SCUT the tail of an animal, esp. that of a rabbit or deer …16C
STRUNT the tail of an animal …Bk1876 Eng. dial.
TAG a tail; any small object hanging from a larger one …Bk1905 Eng. dial.
TAILET a minute tail or tail-like appendage …1817 rare
TEWEL a tail …Bk1905 Eng. dial. obs.
TRINDLE-TAIL an animal with a curled tail; a curled tail …1486
TRUNDLETAIL a curled or curly tail, as a dog’s …1486
WAG a cow’s tail …1912 Sc.

TAIL – VERBS
BANG to dock the tail of a horse, etc. …19C
DECAUDALIZE to deprive of the tail …1840 nonce word
DECAUDATE to deprive of the tail …1864
FAWN to wag the tail …a1300 obs.


TAILOR – ADJECTIVES
 SARTORIAL belonging to a tailor or his art …1823
 SARTORIAN belonging to a tailor or his art …1668 rare
 TAILORLY like or befitting a tailor …1836
 
TAILOR – NOUNS
 BOARD a table; a tailor’s table …Bk1911 Sc.
 CABBAGE small off-cuts of material, taken from the job in hand and sold off as perks by tailors …M17 sl.
 CENTIPEES a tailor of soldiers’ clothing …L18 sl.
 NEVER-TOO-LATE-TO-MEND-SHOP a repairing tailor’s …Bk1902 tailors’ sl.
 PAD OF TOGS-IN-(THE)-ROUGH a tailor’s shop …1940s African-American & Southern sl.
 RAG-TRADE tailoring; dressmaking; the dry goods trade in general …c1880 sl.
 SARTRY a tailor’s workshop …1447-8 obs.
 SARTRYN a tailor’s shop …1483 obs. rare
 SILK FACINGS beer stains on the garments being made or altered …c1870 tailors’ usage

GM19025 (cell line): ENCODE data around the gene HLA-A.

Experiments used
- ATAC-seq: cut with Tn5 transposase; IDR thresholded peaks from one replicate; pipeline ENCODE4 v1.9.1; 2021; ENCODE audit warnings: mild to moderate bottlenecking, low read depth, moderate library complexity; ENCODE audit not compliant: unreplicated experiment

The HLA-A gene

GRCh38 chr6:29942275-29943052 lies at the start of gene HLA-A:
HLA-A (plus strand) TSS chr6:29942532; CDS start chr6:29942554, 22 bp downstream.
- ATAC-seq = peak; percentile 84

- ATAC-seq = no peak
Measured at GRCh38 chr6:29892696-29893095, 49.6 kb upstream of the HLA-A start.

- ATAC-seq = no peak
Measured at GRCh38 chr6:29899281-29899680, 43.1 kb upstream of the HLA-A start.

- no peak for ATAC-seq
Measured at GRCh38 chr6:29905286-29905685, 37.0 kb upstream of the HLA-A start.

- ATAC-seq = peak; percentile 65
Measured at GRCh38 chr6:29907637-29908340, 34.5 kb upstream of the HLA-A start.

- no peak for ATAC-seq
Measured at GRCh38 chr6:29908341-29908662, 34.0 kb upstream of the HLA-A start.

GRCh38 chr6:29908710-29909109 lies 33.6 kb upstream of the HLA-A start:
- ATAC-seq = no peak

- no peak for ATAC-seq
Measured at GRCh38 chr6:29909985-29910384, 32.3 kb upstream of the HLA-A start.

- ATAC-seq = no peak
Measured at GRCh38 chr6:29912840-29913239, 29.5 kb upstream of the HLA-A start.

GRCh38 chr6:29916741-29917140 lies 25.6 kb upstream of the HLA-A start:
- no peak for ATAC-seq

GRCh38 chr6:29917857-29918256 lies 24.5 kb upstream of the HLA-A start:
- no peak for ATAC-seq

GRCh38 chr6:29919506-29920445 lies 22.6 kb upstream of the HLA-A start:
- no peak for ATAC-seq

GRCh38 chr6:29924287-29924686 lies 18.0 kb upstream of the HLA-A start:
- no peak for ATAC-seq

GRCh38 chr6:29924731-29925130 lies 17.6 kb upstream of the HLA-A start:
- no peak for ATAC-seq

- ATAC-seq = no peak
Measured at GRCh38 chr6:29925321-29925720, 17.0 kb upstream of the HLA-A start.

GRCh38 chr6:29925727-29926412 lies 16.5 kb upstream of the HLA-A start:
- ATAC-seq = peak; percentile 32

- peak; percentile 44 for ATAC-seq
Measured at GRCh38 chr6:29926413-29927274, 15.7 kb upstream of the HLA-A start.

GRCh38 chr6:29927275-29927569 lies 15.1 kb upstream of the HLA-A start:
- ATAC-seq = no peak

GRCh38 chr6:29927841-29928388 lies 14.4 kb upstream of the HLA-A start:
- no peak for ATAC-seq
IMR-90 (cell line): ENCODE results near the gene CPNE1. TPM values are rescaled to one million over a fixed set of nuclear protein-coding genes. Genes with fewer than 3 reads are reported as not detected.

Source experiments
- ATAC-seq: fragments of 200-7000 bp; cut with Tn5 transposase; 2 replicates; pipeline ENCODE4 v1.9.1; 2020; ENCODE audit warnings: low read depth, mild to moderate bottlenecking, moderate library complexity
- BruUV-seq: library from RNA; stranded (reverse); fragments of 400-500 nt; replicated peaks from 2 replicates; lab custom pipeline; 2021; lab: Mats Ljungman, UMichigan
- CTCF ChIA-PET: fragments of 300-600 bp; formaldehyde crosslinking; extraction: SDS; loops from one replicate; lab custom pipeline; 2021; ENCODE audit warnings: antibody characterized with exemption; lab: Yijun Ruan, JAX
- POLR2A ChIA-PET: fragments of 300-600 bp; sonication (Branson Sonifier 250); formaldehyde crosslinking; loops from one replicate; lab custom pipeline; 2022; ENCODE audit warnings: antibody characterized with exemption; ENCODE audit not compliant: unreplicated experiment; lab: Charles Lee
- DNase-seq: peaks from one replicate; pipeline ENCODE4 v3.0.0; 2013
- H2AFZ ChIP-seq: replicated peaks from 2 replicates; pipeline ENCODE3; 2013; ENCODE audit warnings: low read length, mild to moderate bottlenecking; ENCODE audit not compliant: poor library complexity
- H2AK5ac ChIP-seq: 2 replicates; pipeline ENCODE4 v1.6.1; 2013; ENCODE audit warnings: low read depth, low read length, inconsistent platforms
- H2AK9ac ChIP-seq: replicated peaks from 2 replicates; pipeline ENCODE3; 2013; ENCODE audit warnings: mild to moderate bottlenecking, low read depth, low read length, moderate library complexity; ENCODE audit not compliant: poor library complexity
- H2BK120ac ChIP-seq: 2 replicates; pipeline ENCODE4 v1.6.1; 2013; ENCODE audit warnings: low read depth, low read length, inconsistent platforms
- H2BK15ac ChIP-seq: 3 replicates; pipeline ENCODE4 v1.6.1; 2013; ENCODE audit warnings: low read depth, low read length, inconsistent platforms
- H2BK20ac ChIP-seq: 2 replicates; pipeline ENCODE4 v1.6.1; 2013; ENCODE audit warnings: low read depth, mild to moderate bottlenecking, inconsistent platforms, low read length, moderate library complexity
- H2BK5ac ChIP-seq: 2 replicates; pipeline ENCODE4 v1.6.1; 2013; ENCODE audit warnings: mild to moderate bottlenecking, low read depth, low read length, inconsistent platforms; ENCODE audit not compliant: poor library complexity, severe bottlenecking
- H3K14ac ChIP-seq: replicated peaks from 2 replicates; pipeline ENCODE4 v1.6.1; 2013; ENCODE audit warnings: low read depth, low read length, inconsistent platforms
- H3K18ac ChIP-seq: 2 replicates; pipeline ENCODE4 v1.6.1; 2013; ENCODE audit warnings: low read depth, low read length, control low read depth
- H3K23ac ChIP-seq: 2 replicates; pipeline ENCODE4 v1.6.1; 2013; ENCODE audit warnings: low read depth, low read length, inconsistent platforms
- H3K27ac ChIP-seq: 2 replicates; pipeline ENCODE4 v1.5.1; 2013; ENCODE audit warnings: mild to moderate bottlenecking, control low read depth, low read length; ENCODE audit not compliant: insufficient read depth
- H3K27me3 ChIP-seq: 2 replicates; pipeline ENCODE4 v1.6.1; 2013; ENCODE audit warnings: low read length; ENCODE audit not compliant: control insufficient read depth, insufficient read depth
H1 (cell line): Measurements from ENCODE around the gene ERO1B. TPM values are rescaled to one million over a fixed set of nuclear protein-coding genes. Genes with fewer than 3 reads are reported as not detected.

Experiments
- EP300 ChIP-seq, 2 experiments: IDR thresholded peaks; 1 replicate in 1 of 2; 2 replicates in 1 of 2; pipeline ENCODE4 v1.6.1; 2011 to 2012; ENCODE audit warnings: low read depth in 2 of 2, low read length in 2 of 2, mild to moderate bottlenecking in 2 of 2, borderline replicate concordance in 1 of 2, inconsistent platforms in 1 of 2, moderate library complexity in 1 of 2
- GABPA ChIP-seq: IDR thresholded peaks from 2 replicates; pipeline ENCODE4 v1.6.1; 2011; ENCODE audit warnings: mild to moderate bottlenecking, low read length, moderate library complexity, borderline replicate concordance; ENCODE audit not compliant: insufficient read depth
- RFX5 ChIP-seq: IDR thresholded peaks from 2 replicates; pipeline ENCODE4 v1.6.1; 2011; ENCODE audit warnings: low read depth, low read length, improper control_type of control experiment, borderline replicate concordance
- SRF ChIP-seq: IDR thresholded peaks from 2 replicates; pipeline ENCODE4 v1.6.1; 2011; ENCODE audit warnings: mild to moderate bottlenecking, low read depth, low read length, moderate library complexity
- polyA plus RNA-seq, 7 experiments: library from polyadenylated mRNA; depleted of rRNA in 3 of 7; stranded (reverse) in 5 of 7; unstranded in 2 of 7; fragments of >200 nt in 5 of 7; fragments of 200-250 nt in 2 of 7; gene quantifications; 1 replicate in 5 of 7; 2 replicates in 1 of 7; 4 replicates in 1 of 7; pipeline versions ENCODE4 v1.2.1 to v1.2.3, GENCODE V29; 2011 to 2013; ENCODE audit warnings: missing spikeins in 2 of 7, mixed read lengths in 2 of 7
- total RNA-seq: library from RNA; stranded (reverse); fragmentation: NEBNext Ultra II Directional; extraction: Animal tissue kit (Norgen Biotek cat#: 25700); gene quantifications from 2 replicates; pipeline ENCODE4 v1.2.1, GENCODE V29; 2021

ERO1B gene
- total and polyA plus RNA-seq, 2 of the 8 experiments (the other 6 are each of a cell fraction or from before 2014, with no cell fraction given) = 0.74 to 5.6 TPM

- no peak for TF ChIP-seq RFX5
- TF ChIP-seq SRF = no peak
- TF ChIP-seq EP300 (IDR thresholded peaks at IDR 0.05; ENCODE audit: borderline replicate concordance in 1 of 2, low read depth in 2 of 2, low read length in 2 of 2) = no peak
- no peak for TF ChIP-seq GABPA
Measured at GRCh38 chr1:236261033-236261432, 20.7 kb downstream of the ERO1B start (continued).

SNIPOCRACY the tailoring profession, or its leading members …1861
 TAILORAGE tailor’s work …1858 rare
 TAILORISM tailor’s work; a tailor-made dress or garment …1839
 TAILORIZATION acting as a tailor; tailoring …1853
 TAILORY the art, craft, or occupation of a tailor …c1449
– TAILORY a tailor’s workshop or establishment …1480
– TAILORY tailor’s work, tailors’ wares; costumery …1610
 
TAILOR – NOUNS, PERSON
 ABIE a tailor …1940s African-American sl.
 BARAGAN TAILOR a rough tailor …Bk1890 tailors’ usage
 BENJY a waistcoat-maker …Bk1850 tailors’ sl.
 BILLY-BUTTON a journeyman tailor; in contempt …Bk1890 tailors’ sl.
 BODGER a clumsy tailor …Bk1886
 BUSHELER a tailor’s assistant; a repairer of men’s garments …1846 US
 BUSHELMAN a man employed in repair tailoring …1909 US
 BUTTON-CATCHER a tailor …Bk1903 sl.
 CABBAGE a tailor …1690 sl. obs.
 CABBAGE-CONTRACTOR a tailor …1690 sl.
 CABBAGE-EATER a tailor …L17 sl.
 CABBAGE-MONGER a tailor …L17 sl.
 CABBAGER a tailor …1690 sl.
 CLOAK-AND-SUITER a Jewish tailor …E20 US sl.
 COSIER a tailor who botches his work …Bk1907 obs.
 CUTTER a tailor …1599 obs.
 DUNG a journeyman tailor who consents to work for low or basic rates of pay; esp. one who is paid according to the number of pieces he produces, rather than by the day; also, a journeyman who continues to work while others are on strike …1765 tailor’s sl., derogatory
 DURZEE a tailor …1809 India
 ELL-WAND a tailor …1868 Sc.
 FASHIONER one who makes articles of dress; a tailor, a designer …1625 obs. or arch.
 GOOSE-PERSUADER a tailor …Bk1903 sl.
 JACK JAG THE FLAE a tailor …1873 Eng. dial.
 JACK-SNIP a botching or inferior tailor …Bk1896 UK sl.
 JAG-THE-FLEA a term of contempt for a tailor …1786 Sc.
 JEW a ship’s tailor …1916 nautical sl.
 JEWING-BLOKE a ship’s tailor …1945 nautical sl.
 KNIGHT OF THE NEEDLE a tailor …Bk1903 sl.